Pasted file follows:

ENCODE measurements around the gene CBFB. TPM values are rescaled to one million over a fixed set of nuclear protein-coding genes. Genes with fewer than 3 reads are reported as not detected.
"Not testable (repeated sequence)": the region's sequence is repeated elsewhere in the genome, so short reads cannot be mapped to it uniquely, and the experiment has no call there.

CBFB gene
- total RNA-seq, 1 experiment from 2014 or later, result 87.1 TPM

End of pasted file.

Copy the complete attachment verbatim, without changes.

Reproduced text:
ENCODE measurements around the gene CBFB. TPM values are rescaled to one million over a fixed set of nuclear protein-coding genes. Genes with fewer than 3 reads are reported as not detected.
"Not testable (repeated sequence)": the region's sequence is repeated elsewhere in the genome, so short reads cannot be mapped to it uniquely, and the experiment has no call there.

CBFB gene
- total RNA-seq, 1 experiment from 2014 or later, result 87.1 TPM